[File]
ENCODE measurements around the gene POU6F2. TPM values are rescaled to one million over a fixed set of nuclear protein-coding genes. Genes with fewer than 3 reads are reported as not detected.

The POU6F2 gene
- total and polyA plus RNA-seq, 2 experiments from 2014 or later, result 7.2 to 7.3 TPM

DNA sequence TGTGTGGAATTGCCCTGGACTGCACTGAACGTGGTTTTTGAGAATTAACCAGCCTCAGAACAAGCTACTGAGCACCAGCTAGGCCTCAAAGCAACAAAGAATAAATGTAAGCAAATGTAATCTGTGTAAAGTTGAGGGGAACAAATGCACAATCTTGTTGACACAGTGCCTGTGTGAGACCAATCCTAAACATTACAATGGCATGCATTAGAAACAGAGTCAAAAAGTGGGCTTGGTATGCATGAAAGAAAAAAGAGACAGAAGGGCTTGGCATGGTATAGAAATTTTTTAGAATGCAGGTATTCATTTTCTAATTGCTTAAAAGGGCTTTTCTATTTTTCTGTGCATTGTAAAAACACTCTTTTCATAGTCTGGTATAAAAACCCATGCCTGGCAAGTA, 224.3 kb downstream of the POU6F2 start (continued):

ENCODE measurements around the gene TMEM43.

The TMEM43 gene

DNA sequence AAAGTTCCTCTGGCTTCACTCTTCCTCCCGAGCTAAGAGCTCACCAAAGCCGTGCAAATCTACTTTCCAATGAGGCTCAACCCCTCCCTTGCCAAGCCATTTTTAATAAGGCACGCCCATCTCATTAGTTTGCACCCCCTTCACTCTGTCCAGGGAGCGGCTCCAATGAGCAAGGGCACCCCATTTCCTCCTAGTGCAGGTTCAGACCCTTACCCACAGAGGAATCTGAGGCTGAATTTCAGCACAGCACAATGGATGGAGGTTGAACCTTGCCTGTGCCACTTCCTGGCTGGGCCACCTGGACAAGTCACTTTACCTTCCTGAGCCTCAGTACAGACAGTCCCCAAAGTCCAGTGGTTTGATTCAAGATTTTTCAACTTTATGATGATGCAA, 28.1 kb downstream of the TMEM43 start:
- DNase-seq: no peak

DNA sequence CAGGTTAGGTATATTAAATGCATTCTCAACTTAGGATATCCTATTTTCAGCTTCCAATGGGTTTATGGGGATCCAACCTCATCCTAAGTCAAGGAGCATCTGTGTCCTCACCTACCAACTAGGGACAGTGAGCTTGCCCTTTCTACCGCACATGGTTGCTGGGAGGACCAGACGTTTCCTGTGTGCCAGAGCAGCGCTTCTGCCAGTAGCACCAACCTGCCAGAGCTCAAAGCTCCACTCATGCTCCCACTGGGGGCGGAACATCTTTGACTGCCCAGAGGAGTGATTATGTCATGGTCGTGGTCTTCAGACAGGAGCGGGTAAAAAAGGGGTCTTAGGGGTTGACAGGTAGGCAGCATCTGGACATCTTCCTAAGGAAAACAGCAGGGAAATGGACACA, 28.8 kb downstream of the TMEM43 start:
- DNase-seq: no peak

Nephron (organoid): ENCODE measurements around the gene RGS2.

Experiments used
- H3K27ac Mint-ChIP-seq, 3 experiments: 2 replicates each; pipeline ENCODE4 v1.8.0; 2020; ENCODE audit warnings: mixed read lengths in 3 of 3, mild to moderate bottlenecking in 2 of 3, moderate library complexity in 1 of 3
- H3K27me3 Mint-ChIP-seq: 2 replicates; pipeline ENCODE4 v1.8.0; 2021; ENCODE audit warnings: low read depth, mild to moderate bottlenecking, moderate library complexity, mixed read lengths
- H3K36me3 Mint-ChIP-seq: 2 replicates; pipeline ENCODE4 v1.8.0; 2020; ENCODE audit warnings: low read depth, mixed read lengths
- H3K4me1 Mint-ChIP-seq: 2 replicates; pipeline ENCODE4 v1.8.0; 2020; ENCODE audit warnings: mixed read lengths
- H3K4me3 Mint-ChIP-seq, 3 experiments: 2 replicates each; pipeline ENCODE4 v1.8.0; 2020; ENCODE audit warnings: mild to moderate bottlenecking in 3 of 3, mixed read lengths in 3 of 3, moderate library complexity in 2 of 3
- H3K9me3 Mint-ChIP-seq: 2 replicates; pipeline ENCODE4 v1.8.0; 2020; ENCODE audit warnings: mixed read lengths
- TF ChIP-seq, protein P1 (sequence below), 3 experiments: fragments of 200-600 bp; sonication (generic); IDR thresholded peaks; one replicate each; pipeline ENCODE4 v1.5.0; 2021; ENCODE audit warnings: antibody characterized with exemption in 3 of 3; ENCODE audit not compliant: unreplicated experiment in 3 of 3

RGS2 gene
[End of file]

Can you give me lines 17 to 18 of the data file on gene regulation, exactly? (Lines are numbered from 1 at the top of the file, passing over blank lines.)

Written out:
- H3K4me3 Mint-ChIP-seq, 3 experiments: 2 replicates each; pipeline ENCODE4 v1.8.0; 2020; ENCODE audit warnings: mild to moderate bottlenecking in 3 of 3, mixed read lengths in 3 of 3, moderate library complexity in 2 of 3
- H3K9me3 Mint-ChIP-seq: 2 replicates; pipeline ENCODE4 v1.8.0; 2020; ENCODE audit warnings: mixed read lengths